Update July 3: Mayor Kenney officially signed the updated Fire Code. With one day to spare before the holiday, consumer fireworks are now legal to set off in Philly (with some restrictions).
Philly’s Department of Licenses and Inspections wanted to throw a party to celebrate an official update of the Fire Code, which will likely legalize the use of fireworks in the city. They were thinking of planning a “big ceremonial signing” of the new law that would do it, a city spokesperson told Billy Penn — but they ran out of time.
As of this weekend, just days before July Fourth, Philly’s legal fireworks ordinance still hadn’t been signed.
As it turned out, the statewide law legalizing firecrackers for consumer use didn’t quite jibe with Philly’s fireworks rules.
While Pa. House Bill 542 allowed in-state businesses to sell the airborne sparklers to residents, it did not change Philadelphia’s Fire Code — which strictly prohibits people actually using them within city limits (unless you have a permit). The two laws were basically in direct conflict, and for Fourth of July last year, everything was confusing as officials sent out mixed messages.
But a bill now sitting on Mayor Jim Kenney’s desk will fix that. It’ll amend the Fire Code, bringing it into compliance with state law. The ordinance was first introduced by Councilmember Maria Quiñones-Sánchez in November, and then approved by the city’s legislative body in mid-June.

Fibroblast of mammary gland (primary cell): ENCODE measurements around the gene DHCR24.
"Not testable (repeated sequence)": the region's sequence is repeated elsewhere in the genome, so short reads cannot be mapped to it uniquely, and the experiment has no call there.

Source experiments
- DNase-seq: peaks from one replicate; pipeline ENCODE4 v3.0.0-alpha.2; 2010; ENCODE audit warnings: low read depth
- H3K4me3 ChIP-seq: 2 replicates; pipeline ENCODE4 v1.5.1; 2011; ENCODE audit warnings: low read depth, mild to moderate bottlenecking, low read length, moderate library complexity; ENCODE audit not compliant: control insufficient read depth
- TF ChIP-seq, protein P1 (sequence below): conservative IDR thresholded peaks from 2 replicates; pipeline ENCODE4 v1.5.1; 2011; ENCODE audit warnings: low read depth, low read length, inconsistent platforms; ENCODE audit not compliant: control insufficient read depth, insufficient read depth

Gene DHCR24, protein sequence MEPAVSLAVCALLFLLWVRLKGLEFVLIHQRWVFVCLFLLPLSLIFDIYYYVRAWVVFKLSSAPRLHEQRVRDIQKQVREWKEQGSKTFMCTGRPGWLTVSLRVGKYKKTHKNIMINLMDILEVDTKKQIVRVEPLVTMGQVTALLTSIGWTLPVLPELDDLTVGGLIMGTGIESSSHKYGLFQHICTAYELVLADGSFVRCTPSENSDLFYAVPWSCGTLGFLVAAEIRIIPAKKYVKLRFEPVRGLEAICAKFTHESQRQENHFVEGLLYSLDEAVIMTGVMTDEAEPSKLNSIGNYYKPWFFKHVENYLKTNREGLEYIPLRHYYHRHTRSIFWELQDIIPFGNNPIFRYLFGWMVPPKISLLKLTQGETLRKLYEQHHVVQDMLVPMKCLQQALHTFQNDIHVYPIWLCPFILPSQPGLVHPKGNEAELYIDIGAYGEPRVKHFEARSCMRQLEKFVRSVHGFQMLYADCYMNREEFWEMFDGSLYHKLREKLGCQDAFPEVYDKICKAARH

So as long as Kenney doesn’t get cold feet in the next few days, our municipal and state fireworks rules will finally work together for Independence Day this time.
As for publicly commemorating of this happy confluence, well, party planning takes time — and city officials prioritized a pre-Fourth signing over a flashy one, per spokesperson Lauren Cox.
Legal, but still ‘very difficult’
So low-grade airborne fireworks will soon be legal to buy, sell and set off within city limits — and most likely before July Fourth.
With the stroke of Kenney’s pen, Philadelphians will be able to legally set off:
- Ground-based fireworks
- Roman candles
- Bottle rockets
- Other Class C fireworks, also known as “consumer grade”
- NOT fireworks with more than 50 milligrams of explosive materials
- NOT “display” fireworks, which contain professional-grade pyrotechnics
But don’t get too excited yet. There are some pretty restrictive rules here.
- You have to be at least 18 years old.
- You can’t set off fireworks within 150 feet of an occupied structure — including houses or commercial buildings that are in use.
- You can’t light a fuse under any trees or power lines.
- And must have permission (in writing) from whoever owns the land. So unless you get the green light from Parks & Rec, that crosses off most of the public space that would be big enough to meet the first rule.
“This essentially makes it very difficult for the use of fireworks to be legal in most of the city,” spokesperson Cox observed.
The city also offered the standard caveat about safety. “While it can be tempting to get in on the action on July 4 and other holidays,” reads an emailed statement attributed to Kenney, “we always encourage Philadelphians to leave fireworks to the experts.”
If you can find the proper amount of space and do it safely, though — and if that bill actually gets signed — more power to you. Happy birthday, America.